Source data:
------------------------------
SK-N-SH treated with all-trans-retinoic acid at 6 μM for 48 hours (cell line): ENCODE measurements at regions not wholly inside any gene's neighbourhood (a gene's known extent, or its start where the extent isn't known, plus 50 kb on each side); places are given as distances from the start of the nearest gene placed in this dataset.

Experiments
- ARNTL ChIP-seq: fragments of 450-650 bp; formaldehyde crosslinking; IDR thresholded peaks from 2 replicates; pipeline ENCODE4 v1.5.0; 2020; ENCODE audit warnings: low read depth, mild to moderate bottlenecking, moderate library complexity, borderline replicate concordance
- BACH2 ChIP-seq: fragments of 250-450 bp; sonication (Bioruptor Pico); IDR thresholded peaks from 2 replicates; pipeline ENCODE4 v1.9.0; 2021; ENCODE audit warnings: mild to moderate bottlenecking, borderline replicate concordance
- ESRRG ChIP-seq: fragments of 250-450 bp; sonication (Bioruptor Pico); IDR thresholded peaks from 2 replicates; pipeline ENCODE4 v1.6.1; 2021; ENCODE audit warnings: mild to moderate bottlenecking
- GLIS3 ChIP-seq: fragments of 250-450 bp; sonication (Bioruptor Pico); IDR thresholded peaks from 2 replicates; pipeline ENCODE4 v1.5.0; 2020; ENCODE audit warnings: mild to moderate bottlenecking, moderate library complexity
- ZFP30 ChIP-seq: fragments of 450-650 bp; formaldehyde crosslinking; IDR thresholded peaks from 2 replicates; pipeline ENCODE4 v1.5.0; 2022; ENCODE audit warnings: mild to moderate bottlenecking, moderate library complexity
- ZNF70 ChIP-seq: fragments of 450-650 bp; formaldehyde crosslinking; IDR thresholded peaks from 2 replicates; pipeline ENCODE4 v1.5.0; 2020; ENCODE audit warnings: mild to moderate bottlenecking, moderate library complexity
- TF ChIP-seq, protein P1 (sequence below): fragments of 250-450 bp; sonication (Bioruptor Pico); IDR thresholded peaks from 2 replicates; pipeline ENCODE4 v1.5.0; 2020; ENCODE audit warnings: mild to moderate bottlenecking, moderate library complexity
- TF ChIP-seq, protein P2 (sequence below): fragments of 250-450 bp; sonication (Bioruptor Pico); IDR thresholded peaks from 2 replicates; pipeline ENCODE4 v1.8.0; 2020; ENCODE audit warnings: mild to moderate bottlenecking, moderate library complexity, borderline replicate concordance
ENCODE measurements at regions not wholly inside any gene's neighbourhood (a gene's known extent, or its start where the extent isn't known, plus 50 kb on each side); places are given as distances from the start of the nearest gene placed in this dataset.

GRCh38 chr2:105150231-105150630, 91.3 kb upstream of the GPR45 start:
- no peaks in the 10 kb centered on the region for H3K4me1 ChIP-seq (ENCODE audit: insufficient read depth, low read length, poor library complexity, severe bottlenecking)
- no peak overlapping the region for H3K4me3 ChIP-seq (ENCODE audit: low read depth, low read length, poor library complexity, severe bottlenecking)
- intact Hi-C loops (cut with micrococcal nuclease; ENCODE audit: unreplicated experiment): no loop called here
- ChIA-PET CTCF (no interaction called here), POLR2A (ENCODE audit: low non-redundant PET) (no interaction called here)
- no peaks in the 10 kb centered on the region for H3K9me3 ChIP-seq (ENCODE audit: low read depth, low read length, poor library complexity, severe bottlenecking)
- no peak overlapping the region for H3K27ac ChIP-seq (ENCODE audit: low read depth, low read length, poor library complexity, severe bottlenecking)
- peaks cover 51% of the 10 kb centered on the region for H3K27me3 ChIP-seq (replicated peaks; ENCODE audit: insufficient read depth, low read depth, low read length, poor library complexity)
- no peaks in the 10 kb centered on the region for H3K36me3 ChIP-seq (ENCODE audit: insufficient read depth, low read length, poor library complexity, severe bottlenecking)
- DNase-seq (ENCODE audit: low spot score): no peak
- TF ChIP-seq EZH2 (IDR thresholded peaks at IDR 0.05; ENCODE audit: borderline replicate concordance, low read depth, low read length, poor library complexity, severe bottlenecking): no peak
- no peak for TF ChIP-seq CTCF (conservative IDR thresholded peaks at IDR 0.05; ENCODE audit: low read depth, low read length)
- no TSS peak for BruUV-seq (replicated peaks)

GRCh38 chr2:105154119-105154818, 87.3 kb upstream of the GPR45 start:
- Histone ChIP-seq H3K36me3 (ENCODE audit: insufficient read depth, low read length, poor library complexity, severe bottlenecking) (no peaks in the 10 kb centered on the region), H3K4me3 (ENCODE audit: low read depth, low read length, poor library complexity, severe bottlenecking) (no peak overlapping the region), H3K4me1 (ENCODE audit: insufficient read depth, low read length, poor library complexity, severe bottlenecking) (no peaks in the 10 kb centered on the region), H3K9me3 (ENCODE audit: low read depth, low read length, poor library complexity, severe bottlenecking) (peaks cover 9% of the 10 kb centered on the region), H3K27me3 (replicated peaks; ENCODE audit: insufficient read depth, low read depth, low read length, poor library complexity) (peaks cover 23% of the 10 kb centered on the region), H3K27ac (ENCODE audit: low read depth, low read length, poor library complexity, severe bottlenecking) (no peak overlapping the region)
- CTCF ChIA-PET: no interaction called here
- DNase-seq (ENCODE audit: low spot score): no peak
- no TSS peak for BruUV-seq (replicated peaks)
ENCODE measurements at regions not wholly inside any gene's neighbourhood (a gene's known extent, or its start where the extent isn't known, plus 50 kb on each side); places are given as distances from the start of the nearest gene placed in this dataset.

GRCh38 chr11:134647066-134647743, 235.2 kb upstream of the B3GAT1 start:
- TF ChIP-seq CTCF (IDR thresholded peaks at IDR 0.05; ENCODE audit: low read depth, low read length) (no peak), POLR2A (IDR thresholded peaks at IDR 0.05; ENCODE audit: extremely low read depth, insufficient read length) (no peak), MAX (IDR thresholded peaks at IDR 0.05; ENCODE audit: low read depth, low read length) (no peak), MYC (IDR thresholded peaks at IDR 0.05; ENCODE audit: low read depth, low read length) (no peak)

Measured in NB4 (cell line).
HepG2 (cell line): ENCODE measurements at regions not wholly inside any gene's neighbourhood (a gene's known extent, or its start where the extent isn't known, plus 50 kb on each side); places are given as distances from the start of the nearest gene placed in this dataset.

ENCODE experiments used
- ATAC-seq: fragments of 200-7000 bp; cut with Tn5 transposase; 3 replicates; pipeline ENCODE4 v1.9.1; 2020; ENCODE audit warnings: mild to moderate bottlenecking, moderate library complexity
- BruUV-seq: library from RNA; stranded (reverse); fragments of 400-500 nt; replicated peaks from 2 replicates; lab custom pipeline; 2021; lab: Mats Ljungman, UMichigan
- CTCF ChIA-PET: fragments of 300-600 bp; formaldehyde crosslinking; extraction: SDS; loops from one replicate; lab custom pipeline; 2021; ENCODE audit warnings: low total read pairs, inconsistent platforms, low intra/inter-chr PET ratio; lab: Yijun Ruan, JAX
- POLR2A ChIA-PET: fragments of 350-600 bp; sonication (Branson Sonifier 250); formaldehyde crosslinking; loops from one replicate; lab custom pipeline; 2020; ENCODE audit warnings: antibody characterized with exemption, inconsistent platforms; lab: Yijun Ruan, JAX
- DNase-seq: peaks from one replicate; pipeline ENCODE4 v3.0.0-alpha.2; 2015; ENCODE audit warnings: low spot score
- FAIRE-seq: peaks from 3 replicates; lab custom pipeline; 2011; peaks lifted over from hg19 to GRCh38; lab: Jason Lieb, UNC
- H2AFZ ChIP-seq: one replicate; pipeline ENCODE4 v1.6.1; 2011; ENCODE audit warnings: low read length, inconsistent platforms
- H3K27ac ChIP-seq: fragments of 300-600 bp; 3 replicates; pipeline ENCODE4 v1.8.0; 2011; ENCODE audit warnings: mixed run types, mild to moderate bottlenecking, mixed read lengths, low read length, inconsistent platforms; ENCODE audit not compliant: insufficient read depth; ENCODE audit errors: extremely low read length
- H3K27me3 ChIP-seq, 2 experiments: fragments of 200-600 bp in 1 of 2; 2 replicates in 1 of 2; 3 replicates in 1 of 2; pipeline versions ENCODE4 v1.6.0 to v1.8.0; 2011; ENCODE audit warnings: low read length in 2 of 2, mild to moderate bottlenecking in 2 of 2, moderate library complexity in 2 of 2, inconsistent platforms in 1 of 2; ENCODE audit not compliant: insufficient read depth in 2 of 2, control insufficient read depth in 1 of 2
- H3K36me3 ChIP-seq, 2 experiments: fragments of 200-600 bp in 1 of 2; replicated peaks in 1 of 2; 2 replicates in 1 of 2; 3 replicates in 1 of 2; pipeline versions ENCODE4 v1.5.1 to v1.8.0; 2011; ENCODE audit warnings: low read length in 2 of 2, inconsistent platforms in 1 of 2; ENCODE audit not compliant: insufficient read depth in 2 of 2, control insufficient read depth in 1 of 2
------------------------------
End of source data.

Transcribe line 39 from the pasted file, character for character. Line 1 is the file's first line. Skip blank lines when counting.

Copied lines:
- POLR2A ChIA-PET: fragments of 350-600 bp; sonication (Branson Sonifier 250); formaldehyde crosslinking; loops from one replicate; lab custom pipeline; 2020; ENCODE audit warnings: antibody characterized with exemption, inconsistent platforms; lab: Yijun Ruan, JAX